You've nailed your presentations, flaunted your managerial skills, and done everything to prove that you're an asset to your company. But even if you're doing everything right on paper to get ahead at work, there might be one seemingly unrelated aspect standing in your way: Like it or not, your makeup look projects a certain image to everyone around you—something that can be either an asset in the workplace or an obstacle.
It's all a matter of psychology, and there's a significant amount of research to support which makeup looks project confidence and competence (as well as those that project less desirable traits). Consider this study conducted by scientists at Harvard and Boston University, for example, 25 female subjects of varying ethnicities and ages were photographed without makeup, and then in three different cosmetic looks categorized as "natural," "professional," and "glamorous." Then, the researchers compiled a panel of 149 adults and gave them a couple seconds to view each image—enough to make a gut judgment call on each look—and rate the subject's likability, attractiveness, competence, and trustworthiness.
For starters, all the photos with makeup had significantly higher ratings for competence than those without. The "professional" look also earned high marks for likability, while the "natural" look won out on trustworthiness. In turn, this gives us a pretty illustrative idea of what kind of makeup wins out in a corporate setting: polished yet relatively natural, like the images seen in this story.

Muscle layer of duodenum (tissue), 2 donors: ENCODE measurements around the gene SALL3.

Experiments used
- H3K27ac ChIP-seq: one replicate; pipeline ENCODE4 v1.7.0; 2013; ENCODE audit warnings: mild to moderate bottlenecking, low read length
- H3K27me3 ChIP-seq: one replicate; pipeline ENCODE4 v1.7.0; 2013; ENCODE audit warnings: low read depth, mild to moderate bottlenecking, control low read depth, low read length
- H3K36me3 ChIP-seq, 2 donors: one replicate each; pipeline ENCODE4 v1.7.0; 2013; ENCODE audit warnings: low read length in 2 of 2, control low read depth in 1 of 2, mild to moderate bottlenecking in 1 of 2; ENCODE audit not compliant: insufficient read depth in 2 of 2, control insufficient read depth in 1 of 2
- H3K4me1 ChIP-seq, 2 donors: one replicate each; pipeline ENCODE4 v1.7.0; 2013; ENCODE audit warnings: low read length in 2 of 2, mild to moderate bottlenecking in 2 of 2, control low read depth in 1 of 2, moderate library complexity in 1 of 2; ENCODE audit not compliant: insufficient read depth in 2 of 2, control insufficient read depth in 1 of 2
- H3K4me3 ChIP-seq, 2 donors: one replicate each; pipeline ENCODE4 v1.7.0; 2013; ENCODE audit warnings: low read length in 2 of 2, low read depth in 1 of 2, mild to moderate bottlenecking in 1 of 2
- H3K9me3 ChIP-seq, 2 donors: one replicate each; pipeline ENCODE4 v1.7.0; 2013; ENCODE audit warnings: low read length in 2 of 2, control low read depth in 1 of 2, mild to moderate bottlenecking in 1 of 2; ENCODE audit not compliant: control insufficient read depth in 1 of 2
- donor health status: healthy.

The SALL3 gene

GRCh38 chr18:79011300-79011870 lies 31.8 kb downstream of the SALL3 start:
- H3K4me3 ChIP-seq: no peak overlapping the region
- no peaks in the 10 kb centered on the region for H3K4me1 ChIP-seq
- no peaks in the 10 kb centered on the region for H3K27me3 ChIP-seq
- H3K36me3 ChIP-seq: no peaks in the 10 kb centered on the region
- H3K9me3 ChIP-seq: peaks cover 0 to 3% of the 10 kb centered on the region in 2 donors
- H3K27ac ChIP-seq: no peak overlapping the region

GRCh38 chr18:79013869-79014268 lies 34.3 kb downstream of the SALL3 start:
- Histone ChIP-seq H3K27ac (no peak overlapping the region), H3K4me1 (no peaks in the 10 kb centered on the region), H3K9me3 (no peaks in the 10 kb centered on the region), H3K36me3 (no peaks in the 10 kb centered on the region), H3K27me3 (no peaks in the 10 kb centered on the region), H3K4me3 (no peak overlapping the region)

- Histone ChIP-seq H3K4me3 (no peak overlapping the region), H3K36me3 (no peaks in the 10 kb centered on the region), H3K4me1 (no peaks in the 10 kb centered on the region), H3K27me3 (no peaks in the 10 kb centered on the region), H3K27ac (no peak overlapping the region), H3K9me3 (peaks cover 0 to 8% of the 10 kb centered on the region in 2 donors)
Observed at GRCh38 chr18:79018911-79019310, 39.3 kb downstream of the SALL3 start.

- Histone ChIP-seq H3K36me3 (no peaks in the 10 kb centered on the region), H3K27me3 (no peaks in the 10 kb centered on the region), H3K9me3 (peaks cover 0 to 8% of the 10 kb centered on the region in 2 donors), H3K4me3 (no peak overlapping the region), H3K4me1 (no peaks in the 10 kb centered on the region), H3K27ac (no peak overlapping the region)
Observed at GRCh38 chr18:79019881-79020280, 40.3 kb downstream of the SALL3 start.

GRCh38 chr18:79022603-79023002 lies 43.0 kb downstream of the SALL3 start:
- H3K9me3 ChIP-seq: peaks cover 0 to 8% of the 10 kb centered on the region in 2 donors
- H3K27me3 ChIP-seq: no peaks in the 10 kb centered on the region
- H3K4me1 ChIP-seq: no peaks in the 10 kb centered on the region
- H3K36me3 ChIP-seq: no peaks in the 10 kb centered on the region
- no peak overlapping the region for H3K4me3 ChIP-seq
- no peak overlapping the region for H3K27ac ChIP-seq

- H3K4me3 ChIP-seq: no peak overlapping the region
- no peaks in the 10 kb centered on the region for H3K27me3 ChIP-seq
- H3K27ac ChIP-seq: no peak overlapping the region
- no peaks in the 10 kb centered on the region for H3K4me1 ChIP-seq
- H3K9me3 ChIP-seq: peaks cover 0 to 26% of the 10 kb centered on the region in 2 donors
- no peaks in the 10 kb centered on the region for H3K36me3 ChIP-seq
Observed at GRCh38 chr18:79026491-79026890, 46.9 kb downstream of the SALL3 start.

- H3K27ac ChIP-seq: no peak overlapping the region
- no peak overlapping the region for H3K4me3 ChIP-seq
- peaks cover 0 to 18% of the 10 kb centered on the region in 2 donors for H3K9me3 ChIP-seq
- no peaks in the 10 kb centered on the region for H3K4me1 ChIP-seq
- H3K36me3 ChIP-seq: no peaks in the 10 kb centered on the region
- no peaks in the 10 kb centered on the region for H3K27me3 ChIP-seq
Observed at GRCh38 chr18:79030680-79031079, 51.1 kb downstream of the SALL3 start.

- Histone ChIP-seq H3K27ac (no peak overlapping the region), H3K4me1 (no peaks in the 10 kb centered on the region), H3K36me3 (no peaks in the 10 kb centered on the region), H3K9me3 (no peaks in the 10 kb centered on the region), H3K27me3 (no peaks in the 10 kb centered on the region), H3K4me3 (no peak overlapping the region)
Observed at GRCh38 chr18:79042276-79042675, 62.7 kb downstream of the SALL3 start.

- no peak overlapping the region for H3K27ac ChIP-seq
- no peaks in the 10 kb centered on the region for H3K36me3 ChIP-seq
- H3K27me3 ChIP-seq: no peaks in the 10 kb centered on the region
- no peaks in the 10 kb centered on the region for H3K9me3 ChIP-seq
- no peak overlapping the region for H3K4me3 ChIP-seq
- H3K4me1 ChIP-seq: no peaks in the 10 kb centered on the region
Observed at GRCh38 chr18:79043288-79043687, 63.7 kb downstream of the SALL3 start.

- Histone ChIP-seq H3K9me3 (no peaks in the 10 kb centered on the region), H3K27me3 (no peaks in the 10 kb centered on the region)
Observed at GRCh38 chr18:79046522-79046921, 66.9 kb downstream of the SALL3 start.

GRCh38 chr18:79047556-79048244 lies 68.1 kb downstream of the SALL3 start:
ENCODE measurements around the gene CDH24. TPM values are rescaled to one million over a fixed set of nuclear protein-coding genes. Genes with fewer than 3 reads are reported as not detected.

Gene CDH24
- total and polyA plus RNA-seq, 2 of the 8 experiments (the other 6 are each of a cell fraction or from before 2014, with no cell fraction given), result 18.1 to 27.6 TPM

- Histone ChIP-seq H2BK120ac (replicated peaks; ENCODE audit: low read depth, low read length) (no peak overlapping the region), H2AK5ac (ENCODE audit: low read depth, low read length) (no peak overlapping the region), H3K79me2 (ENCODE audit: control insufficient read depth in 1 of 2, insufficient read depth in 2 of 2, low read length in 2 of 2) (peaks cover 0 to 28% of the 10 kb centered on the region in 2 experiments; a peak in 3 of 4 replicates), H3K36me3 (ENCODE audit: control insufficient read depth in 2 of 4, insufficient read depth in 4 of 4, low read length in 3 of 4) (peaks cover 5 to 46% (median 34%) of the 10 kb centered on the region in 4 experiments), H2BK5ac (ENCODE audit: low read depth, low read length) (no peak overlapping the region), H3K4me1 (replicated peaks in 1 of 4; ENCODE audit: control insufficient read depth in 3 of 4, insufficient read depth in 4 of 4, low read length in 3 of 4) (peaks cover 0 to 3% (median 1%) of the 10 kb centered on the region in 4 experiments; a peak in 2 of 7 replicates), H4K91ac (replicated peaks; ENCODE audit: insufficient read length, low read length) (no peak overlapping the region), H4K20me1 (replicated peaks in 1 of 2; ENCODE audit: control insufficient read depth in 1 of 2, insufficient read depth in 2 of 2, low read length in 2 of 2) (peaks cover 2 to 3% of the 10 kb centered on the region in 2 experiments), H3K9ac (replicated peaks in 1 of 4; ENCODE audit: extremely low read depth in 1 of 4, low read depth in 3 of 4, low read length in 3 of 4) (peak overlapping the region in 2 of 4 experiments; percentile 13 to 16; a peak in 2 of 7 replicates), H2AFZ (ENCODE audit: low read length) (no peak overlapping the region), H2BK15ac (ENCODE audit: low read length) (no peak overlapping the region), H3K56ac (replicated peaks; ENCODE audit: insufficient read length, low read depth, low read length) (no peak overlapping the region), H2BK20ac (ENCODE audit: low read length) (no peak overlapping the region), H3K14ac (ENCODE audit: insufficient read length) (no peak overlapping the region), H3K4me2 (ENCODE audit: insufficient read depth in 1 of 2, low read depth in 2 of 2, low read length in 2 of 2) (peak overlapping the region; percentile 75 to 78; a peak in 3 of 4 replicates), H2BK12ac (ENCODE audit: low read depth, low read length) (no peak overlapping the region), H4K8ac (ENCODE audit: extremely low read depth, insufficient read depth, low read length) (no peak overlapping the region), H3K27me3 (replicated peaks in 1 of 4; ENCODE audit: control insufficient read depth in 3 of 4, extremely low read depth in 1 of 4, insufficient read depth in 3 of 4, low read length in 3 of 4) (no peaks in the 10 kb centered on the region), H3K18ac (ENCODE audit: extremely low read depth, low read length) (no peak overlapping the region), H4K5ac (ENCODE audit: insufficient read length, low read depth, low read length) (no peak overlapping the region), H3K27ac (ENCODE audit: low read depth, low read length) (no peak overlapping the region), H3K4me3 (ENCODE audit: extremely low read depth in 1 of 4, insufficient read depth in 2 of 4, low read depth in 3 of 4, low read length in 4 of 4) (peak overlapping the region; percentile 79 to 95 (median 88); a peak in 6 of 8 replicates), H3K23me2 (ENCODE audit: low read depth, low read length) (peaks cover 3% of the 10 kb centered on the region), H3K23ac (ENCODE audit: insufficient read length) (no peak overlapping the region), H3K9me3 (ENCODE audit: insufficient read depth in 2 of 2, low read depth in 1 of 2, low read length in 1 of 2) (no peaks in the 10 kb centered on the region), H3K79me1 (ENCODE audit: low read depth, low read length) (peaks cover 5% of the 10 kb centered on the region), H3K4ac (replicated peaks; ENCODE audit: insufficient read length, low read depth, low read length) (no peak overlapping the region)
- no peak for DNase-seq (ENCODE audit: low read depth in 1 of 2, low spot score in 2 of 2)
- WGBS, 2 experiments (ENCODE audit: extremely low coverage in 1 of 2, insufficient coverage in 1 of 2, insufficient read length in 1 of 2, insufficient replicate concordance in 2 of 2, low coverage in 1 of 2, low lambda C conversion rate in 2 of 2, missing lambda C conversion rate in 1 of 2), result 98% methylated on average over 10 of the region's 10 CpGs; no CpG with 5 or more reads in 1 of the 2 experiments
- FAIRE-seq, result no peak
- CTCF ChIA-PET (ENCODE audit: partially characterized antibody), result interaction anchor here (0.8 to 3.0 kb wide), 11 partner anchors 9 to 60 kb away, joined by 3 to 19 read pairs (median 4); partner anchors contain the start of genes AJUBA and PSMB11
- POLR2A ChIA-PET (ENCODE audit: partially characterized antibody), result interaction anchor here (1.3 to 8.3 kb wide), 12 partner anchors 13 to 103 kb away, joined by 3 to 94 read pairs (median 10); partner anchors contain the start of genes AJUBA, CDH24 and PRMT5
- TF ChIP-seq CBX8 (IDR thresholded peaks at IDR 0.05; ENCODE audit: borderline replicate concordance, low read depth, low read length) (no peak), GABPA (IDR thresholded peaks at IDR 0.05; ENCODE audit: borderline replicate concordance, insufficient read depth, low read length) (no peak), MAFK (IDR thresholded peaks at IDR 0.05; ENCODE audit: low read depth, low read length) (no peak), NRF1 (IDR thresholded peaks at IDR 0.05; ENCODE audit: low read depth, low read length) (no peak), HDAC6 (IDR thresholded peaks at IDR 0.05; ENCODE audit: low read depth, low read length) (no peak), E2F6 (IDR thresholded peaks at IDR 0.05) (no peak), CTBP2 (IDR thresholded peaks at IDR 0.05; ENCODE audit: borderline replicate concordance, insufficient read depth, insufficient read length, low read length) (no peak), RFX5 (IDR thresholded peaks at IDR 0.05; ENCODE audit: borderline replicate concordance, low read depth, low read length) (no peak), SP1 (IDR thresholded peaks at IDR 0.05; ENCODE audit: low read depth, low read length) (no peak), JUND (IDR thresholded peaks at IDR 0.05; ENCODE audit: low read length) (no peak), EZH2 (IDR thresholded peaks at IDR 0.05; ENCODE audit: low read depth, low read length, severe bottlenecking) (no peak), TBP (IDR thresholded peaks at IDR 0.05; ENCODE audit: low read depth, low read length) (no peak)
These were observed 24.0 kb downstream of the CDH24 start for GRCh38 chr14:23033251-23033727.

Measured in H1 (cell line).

On the flip side, wearing too much makeup (or not enough) can have a negative impact on your perceived image. In a 2013 survey of company executives, 61% said that it would be detrimental to a woman's promotional prospects if she didn't regularly wear cosmetics. Two-thirds of the same group also said that it would reflect badly if a female employee didn't wear makeup during key business meetings.
It's also worth noting that the Harvard/Boston University study showed that women who were wearing more "glamorous" looks were deemed less trustworthy than those with "natural" or "professional" getups—something that may make you think twice before donning a full smoky eye at the office.
Of course, this all begs discussion on the demands that women, in particular, are held to at the office—while it's to be expected that we should all look polished and professional in the workplace, the fact that it's seen as "unprofessional" or "unlikeable" to go barefaced or put on too much makeup is definitely a double-standard. But as long as the system is flawed, why not work it to our professional advantage? Shop the work-appropriate makeup Byrdie editors swear by for a polished, professional look.